Finally, at the local level, Nevers took an early interest in the flood management issue compared to the other Loire cities. In the early 2000, it was a pioneer city willing to develop an innovative approach, organising visits in the Netherland and involving in the Interreg program “Freude am Fluss”. Orléans followed in 2010 and recently Tours.


Characteristics of flood risk governance in Nevers

The objective of the case study selection was to select a diversity of local governance arrangement. In this regard, Nevers offers an opportunity to analyse a situation where the Loire Basin Water Board (“Etablissement Public Loire” – EPL) and the Water Agency play both a historical and a central role. It is also marked by the involvement of a local municipality (Nevers) and an inter-municipal body, which takes over the action and the view of the EPL.

On the one hand, the basin scale soon appeared as a central one for the definition of the flood policy on the Loire and has had a strong influence on the local policies. The Loire Basin Waterboard (EPL) was created in 1983 and has gradually become a key player in both the field of defense and prevention/mitigation. The Equipe Pluridisciplinaire that emerged in 1996 in the frame of the first Plan Loire questioned its policy and was at the initiative of a policy turn leading to the development of the “Plan Loire Grandeur Nature”. Today, the Water Agency has taken over human and expert resources of the team and is also considered as an influencial player on the definition and implementation of flood management policies at the local level. Even though the role of the EPL and the Water Agency is indirect in Nevers, the policy developed at the basin level was historically and is still today very important in terms of discourses as well as resources (by funding multiple actions, providing expert support, promoting the broadening of actions…).

On the other hand, created in 2003, the local government (“Communauté d’Agglomération de Nevers”) affirms its role in the flood management field through an integrated project called EGRIAN (Etude Globale du Risque Inondation sur l’Agglomération de Nevers). This study specifically addresses the flood risk issue. Its ambition is to address nearly all flood management strategies in a common vision: protection, mitigation, prevention, crisis management. After several years studying the local situation, the local government has come up with a lot of data and expertise. It recently defined its global strategy for the years to come, as well as the measures to be taken, in collaboration with several design, engineering and management consultants. More space should be given to the rivers when waters reach a high level but local development should also keep going on in flood-prone areas. This particular course of action will be particularly addressed during this case study research.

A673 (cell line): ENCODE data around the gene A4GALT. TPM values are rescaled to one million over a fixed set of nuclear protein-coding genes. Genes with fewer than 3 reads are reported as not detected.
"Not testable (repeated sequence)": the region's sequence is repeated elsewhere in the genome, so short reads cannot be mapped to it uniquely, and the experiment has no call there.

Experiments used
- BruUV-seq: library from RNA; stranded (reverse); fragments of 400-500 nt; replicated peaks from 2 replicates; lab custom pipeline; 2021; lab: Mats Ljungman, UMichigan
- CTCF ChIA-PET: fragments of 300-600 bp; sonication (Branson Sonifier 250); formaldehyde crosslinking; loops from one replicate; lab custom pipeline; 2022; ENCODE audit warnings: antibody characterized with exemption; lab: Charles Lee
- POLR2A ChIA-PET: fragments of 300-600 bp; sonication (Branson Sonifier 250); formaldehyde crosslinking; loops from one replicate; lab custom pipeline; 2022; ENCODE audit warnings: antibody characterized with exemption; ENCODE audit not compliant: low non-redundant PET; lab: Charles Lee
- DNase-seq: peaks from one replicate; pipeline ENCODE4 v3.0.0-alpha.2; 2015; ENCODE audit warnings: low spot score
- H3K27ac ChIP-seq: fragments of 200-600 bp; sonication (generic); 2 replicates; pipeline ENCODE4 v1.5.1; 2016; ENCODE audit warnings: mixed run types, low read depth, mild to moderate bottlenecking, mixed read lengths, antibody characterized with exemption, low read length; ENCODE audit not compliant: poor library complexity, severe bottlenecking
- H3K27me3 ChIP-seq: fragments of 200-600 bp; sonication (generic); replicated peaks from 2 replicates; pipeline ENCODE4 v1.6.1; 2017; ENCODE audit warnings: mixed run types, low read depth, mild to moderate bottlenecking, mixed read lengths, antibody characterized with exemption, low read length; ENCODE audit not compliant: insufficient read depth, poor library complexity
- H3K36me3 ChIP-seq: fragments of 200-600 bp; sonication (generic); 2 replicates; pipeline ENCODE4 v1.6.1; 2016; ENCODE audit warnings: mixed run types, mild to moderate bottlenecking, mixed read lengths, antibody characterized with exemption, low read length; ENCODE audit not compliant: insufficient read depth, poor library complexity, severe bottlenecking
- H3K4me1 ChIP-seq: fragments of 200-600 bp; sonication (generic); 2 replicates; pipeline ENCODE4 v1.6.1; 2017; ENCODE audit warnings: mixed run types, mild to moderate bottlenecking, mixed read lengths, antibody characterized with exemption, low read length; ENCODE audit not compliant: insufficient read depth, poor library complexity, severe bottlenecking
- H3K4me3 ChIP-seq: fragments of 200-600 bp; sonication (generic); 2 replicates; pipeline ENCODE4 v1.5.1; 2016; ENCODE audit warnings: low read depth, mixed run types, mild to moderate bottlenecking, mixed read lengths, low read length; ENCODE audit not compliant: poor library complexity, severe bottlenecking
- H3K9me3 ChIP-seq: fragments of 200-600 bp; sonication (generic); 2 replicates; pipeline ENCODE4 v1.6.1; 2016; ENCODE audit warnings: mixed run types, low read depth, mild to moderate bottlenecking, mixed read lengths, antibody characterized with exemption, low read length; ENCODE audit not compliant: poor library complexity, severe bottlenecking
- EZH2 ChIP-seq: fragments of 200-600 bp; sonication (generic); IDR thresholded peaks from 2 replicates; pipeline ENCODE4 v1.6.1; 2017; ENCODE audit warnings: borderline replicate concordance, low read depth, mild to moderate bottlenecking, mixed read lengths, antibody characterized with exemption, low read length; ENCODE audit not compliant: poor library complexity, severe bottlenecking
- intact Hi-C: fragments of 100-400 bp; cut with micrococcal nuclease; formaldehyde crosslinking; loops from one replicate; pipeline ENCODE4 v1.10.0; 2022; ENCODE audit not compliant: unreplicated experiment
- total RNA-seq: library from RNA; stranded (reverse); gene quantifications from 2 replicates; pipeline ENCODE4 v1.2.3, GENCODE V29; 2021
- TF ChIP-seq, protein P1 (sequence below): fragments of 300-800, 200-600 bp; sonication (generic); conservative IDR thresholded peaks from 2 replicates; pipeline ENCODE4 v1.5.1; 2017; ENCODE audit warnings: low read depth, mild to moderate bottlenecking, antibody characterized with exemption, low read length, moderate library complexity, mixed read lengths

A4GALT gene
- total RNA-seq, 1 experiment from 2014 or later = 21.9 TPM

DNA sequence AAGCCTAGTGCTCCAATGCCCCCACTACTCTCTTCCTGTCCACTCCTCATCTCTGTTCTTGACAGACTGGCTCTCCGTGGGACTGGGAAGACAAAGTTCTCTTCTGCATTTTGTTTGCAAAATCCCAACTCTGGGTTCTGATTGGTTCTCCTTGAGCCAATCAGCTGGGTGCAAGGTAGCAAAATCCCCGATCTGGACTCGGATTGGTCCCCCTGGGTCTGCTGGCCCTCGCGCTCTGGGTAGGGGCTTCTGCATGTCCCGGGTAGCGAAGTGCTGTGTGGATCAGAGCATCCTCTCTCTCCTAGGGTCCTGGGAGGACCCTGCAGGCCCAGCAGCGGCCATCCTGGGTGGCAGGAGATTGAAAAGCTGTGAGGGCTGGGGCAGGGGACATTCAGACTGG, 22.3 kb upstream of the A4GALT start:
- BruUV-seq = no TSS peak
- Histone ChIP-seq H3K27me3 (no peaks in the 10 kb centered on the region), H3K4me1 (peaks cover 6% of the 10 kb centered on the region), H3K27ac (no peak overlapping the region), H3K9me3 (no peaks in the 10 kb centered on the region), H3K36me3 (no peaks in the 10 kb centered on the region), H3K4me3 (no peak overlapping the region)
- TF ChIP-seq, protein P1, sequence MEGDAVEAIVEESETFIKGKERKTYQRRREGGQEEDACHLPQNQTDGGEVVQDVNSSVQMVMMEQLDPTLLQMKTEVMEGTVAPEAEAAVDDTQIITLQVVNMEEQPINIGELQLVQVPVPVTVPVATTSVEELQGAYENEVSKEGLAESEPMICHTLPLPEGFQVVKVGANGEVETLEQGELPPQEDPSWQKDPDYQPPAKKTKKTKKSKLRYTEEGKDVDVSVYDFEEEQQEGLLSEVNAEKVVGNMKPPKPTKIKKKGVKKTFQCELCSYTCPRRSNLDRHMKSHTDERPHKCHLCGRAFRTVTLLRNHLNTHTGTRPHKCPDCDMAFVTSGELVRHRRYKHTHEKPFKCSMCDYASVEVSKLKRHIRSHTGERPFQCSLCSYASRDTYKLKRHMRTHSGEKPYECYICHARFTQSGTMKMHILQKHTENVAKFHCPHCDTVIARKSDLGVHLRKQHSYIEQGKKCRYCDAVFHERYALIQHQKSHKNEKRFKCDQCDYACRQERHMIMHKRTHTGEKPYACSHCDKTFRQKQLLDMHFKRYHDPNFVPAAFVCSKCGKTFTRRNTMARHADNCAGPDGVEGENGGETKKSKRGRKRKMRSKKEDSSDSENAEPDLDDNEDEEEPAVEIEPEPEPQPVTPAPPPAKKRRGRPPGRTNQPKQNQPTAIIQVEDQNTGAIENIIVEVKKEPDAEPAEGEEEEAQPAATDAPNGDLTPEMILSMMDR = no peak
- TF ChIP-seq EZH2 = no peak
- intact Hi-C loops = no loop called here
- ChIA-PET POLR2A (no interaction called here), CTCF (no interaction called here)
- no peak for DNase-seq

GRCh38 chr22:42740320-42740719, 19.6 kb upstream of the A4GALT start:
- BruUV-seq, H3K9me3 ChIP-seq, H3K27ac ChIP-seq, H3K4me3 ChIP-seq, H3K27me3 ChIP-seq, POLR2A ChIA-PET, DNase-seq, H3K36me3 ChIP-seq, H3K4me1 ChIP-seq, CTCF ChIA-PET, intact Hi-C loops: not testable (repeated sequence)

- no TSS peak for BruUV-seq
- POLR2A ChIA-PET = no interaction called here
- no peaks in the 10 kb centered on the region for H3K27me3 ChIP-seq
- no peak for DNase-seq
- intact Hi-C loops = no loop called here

Nevertheless, the question of the compatibility and integration between this local strategy and the legal planning documents that are currently re-designed by the State administration (“Plans de Prévention du Risque d’inondation”, Flood Risk Prevention Plan, ie the binding cartography and rules for flood-prone areas) arises. Tension also occur concerning the protection strategy, which is traditionally under the State’s supervision. Even though the State has given free reins to Nevers agglomeration to study the protection system and develop solutions, the situation becomes more complex when it comes to determining who will fund the works and how much.

Considering the specificities of the Nevers territory, we also have to underline the demographic and urban context, marked by a negative growth and the lack of estate pressure. This particular situation has some consequences on how actors view the risk and how they strive for articulation with other policies.


Research questions

  • What are the conditions to develop and implement a specific local strategy like EGRIAN ?
  • What is the role of a specific Public Basin Organisation ?
  • What can explain the development of mitigation in Nevers ?
  • What are the driving factors of the local involvement?
  • Shock events (2003 and 2008 floods contribute to changes)?
  • State disengagement?
  • Intermunicipal authority rise?